This is a bummer for Devils fans, though, because home ice has been rough for higher-seeded teams this postseason, and New Jersey did play better on the road during the regular season.
With a team like Los Angeles coming in this week, here's why home ice is far from an advantage.
Kings of the Road
After going just 18-13 away from home during the regular season, the Los Angeles Kings hit top gear in the 2012 postseason.
As the No. 8 seed in the Western Conference, L.A. obviously had to face the road-ice disadvantage with each series, but that clearly had no affect on the outcome. Through the first three rounds this postseason, the Kings have not gone past five games and are 8-0 on the road.
Both playoff losses came at home, but those came after L.A. had already built a 3-0 series lead. In short, the Kings have been able to dominate a series because, after winning early on the road, that momentum carried over into a Game 3 home win.
New Jersey has to be careful as it's only won one series-opening game this postseason and has traded wins to prevent from taking over a series from the start. L.A. has proven to come out of the gates fast and won't let up once ahead.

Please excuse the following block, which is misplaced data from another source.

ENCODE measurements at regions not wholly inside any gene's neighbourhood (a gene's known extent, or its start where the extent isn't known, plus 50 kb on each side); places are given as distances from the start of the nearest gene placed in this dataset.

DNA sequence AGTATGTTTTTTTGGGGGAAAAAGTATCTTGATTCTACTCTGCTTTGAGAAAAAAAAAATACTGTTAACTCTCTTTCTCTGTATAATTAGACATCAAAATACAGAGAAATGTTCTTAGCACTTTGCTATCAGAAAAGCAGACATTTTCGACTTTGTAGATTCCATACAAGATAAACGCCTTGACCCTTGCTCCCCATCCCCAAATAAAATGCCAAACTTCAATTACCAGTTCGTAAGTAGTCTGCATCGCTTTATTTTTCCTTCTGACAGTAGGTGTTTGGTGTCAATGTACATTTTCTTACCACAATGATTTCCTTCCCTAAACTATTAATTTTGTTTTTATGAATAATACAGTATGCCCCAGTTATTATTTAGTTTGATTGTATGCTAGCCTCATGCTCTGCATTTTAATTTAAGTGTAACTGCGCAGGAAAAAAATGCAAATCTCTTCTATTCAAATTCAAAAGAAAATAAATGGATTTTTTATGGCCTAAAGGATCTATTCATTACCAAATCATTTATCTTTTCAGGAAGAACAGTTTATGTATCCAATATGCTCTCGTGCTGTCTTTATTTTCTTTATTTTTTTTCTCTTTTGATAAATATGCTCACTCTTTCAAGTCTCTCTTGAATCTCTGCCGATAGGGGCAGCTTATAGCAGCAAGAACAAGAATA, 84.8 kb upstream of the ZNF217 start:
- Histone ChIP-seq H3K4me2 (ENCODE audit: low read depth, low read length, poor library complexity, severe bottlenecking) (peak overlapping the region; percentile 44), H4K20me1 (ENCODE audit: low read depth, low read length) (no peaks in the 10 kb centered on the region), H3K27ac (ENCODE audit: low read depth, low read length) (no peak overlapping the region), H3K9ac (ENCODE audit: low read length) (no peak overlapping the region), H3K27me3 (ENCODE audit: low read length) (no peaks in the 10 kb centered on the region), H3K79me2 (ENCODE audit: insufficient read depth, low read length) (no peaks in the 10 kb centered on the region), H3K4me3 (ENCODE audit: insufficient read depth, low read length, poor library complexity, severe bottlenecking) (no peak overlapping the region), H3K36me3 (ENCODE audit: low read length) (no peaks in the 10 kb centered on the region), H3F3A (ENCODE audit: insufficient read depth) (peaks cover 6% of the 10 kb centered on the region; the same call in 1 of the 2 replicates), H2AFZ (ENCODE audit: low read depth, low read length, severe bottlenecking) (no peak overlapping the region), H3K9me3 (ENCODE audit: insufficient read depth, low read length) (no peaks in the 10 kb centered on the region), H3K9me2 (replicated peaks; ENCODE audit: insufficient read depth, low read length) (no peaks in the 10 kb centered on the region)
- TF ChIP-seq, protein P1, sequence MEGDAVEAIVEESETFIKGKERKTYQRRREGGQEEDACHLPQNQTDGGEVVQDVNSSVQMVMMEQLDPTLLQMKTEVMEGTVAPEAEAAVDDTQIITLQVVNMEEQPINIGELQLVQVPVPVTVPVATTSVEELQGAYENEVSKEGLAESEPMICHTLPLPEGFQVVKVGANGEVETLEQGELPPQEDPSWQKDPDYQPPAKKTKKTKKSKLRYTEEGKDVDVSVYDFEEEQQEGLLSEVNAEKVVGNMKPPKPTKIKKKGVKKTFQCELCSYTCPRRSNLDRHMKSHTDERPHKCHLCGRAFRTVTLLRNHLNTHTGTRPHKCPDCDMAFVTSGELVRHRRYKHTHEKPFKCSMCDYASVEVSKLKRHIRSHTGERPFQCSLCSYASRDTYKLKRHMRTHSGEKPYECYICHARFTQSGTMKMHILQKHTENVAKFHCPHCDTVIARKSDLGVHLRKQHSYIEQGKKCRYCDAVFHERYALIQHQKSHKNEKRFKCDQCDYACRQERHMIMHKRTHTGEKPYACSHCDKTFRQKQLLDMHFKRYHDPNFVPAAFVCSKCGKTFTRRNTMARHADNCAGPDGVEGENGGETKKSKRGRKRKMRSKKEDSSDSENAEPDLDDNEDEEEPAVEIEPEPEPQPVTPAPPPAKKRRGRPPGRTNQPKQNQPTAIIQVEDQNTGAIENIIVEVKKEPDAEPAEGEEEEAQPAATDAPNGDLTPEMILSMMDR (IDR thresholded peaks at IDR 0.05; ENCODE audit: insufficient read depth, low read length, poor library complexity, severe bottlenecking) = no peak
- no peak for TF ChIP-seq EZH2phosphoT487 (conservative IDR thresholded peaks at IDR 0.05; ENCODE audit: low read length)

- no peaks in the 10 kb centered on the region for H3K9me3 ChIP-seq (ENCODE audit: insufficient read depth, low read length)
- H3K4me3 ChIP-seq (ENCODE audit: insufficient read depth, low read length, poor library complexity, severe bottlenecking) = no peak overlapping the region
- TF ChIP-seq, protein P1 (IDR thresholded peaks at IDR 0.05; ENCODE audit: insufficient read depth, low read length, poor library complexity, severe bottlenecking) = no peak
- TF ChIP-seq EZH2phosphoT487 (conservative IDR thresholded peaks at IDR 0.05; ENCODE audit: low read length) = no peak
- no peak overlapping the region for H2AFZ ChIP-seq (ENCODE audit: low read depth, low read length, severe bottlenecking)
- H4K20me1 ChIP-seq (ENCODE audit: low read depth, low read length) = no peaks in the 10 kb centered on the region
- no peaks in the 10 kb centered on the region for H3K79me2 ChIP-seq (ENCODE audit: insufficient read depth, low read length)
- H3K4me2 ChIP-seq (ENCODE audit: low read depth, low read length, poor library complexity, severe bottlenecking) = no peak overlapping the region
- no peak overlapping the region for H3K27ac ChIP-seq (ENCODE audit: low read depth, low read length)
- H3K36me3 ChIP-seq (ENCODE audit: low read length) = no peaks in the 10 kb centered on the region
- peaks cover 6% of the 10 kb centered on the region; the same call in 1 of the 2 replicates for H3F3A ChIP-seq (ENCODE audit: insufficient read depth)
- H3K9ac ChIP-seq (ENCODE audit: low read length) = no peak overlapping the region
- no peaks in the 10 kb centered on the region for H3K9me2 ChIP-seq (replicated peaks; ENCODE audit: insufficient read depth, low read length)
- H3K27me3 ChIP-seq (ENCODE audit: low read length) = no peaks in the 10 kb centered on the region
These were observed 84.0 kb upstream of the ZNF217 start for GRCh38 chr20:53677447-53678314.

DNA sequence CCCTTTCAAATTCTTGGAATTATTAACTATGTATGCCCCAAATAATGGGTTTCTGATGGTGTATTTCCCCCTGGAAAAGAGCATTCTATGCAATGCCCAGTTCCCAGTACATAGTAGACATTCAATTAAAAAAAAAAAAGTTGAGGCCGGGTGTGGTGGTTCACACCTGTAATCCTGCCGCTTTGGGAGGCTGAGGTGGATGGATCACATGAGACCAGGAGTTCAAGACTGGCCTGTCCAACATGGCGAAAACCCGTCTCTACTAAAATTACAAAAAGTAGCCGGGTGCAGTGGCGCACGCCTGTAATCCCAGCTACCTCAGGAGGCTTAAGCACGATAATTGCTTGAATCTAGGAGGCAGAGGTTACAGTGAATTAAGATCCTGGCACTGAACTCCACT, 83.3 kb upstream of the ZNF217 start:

New Jersey undoubtedly has strong defense, and it's largely because of veteran goalies Martin Brodeur and Johan Hedberg. The Devils ranked No. 8 in defense this season by allowing just 2.5 goals per game, and the defense has saved them this postseason, as the offense has been inconsistent.
Los Angeles, on the other hand, has been just as impressive defensively by allowing just 2.1 goals per game (ranked No. 2). It has the youth to sustain a longer series. Jonathan Bernier and Jonathan Quick are 23 and 26 years old, respectively, and the Kings have allowed only 22 goals this postseason.
Certainly, L.A. has been helped by an explosive offense that pulled a 180-degree turn from its No. 29 regular-season ranking, but Quick has defended his goal quite well.
Brodeur obviously has more overall experience, being much older, but Quick's 94.6 save percentage this postseason trumps that. In this series, we may see the passing of the torch from one legendary goalie to one with just as much potential.
Home Ice This Postseason
Eight times in this postseason, the team with home-ice advantage has lost. Obviously, six are the result of both Los Angeles and New Jersey making it to the Stanley Cup Finals, but the Philadelphia Flyers and Washington Capitals also pulled off an upset.
Philadelphia and Washington were the No. 5 and No. 7 seeds, respectively, in the Eastern Conference, and the Capitals also almost defeated New York in Round 2, falling in Game 7.
The good news for Devils fans, though, is New Jersey's 6-2 home record in the playoffs. The bad news is the Kings are even better right now on the road.
In short, playing at home has not guaranteed anything, and it is arguably an irrelevant factor.